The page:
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Next: Selective Citizenship and Citizen Override

A week with Ethereum

The past week has been a fun one as I’ve started trying to actually write some ethereum code and figure out if the eco-system is ready for me to try to build on top of yet.  My very high-level priorities are currently:

  1. Figure out if I can build a decaying currency as prescribed by hypercatallaxy on ethereum.

  2. Figure out how to integrate this system with existing payment networks in a way that gives the Catallax card an unfair advantage over other kinds of payment networks.

  3. Figure out how to build the governance model as described in my book “Immortality” on the ethereum blockchain.

  4. Figure out how to transition from a “benevolent dictator” model to the created governance model in a trustless way that makes sense for system stability.

This week was all about #1.  I don’t have any code to post yet, but I did make some significant discoveries that I think will be productive:

Ethereum transactions are expensive.  

They are not as expensive as bitcoin transactions, but still expensive enough that building out all the infrastructure in blockchain storage is just not really an option at this point.  Writing a piece of data (address-> unit) looks like it can cost about $0.008. This is not that bad unless you are catching up and trying to send a couple dollars of demurrage to the 10,000 accounts that in your pref table.  Then all of a sudden you are updating 10,000 address -> uint pairs and this is going to cost you $80 to distribute $2 in decay.  This obviously won’t work right now.  Moore’s law says this probably won’t work for 12 years if gas costs track computing power.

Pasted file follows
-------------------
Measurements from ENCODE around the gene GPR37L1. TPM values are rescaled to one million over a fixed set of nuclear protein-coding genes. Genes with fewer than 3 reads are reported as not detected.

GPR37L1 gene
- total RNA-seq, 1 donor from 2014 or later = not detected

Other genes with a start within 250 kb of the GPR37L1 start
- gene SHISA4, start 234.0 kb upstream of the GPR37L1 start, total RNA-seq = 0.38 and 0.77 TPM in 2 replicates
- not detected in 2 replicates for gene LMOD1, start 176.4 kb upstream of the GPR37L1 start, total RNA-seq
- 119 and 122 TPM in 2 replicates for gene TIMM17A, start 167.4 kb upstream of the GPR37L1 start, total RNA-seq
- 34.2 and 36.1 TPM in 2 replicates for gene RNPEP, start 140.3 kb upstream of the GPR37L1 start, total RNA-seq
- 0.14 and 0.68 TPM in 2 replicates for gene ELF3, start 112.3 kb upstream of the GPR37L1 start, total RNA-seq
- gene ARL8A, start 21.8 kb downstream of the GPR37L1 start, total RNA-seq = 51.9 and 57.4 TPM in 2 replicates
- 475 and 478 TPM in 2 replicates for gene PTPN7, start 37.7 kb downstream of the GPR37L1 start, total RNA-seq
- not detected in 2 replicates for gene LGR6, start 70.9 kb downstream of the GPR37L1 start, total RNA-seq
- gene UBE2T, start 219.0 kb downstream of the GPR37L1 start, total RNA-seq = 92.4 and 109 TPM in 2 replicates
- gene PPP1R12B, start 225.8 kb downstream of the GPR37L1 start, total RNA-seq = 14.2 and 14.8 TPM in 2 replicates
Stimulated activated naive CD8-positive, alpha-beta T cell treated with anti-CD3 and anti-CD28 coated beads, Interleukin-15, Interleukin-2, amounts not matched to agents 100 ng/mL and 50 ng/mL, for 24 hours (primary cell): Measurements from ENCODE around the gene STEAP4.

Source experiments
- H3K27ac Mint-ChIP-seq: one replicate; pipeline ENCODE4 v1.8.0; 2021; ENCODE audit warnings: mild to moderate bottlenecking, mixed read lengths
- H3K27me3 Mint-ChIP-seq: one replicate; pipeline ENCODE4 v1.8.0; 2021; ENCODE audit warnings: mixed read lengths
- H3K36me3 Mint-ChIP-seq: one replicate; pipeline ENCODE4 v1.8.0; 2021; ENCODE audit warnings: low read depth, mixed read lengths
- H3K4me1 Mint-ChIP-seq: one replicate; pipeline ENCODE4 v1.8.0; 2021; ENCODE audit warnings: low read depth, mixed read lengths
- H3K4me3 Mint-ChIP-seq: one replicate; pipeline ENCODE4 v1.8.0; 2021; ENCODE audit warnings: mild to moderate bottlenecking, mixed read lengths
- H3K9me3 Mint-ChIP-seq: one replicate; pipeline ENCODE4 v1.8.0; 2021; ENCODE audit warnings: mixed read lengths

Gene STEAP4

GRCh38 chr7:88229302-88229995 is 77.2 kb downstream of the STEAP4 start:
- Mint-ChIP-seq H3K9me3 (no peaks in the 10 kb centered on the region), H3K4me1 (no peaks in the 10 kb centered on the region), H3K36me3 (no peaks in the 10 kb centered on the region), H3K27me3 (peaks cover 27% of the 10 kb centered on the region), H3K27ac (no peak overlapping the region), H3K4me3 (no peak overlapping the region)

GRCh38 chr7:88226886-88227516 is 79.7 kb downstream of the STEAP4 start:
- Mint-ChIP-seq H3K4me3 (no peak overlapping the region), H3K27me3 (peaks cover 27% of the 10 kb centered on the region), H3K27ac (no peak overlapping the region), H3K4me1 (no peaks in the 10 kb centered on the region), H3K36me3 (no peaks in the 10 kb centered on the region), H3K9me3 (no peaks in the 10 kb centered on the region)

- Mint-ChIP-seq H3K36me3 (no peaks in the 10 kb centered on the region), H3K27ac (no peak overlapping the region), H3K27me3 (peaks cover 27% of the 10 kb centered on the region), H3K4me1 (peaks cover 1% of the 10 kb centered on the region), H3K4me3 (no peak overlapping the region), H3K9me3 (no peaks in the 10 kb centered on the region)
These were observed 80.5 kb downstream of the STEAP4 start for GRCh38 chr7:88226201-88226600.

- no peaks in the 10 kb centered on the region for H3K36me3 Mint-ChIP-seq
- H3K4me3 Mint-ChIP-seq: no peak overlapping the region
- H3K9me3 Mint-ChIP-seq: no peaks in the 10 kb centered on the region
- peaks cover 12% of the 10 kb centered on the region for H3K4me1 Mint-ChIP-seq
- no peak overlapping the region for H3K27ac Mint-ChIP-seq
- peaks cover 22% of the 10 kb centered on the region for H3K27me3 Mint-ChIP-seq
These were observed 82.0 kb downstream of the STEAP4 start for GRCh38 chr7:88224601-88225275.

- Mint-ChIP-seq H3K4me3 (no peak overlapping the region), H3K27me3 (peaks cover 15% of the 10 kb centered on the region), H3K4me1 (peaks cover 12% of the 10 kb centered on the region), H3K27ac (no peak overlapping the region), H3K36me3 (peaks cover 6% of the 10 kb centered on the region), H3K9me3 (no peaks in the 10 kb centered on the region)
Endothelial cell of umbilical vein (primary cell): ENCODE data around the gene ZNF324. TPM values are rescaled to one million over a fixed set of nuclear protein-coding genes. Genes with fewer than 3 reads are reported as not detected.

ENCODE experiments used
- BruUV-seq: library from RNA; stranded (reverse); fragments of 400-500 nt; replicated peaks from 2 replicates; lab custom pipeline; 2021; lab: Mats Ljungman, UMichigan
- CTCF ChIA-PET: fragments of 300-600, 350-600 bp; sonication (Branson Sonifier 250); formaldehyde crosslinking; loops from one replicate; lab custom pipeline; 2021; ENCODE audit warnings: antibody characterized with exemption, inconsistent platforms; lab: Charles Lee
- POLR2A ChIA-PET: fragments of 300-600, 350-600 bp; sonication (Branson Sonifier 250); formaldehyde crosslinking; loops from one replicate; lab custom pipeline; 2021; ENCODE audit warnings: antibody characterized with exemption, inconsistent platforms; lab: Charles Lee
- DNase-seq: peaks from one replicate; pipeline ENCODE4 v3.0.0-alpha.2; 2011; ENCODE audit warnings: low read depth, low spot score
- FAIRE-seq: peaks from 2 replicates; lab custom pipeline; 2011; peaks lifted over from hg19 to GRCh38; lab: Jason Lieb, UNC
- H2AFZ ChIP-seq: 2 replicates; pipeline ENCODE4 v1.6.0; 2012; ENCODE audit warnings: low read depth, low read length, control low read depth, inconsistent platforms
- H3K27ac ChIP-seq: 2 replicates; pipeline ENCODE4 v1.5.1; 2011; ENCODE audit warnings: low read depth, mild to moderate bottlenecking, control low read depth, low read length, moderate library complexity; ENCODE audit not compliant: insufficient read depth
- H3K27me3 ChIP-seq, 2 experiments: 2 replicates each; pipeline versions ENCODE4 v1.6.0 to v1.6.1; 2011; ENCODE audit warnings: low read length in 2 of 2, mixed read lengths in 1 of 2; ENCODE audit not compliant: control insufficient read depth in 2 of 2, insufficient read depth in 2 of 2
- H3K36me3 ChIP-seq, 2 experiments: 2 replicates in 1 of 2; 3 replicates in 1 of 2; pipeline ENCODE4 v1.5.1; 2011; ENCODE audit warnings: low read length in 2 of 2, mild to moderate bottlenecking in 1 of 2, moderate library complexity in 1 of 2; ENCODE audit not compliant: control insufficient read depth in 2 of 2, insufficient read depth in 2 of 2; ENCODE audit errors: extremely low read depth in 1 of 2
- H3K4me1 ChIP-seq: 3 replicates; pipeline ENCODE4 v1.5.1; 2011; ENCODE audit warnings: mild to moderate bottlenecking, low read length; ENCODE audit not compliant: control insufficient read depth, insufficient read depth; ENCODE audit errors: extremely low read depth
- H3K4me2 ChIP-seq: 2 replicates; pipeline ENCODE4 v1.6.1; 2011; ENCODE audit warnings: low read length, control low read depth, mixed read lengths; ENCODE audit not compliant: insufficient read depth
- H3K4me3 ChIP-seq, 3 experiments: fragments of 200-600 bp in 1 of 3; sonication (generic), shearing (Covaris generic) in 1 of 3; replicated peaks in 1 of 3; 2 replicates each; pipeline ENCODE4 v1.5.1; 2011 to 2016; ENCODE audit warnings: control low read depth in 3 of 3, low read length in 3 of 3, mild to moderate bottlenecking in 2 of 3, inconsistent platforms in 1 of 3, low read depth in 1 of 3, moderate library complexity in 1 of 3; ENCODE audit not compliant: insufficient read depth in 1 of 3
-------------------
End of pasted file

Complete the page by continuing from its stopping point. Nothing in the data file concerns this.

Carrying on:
Storing Data Off Chain

The solution looks like it may be storing data off chain.  Your pref map and even your balance may end up needing to be off chain in some trustless data structure.  TrueBit looks like the leader in the clubhouse here.  Because of the way hypercatallaxy works we should be able to structure code in such a way that current balances are deterministic given a set of transaction operators.  TrueBit lets any number of solvers run our code for us and update the blockchain.  If they try to lie, verifiers can force them to prove their calculations and take a large reward if they catch a cheater.  There are a bunch of things to work through here, but my current thoughts are that the Ethereum based part of the problem may end up just being a linked list of structs that track:

transactionType: uint (these will be coded in solidity based code so EVMs can run the transactions)

transactionHash: byte32 (this is a signature proving that the msg.sender created the transaction)

transactionLocation: byte32 (this is an ipfs hash pointing to a location where the json of the transaction detail can be publicly retrieved and verified with the has

I’ve just started thinking through this so there may be some more variable needed, but this kind of structure should get recording transaction down to a few cents and that is way more manageable.

If you have any insight or sample projects that have done this kind of structure where most of the data is kept off chain, let me know where to look.  Source code is a super bonus.

Next Steps:

I think I’m going to be learning a lot about Merkle Trees and roots and how those can be recorded once and then used as verification.

I’m also meeting with a card processing company that may have some insight on how I can set up goal #2. If nothing else I’ll have some expectation of the costs involved and be able to do some of the math necessary to figure out if the 0 transaction fee is going to be feasible or not.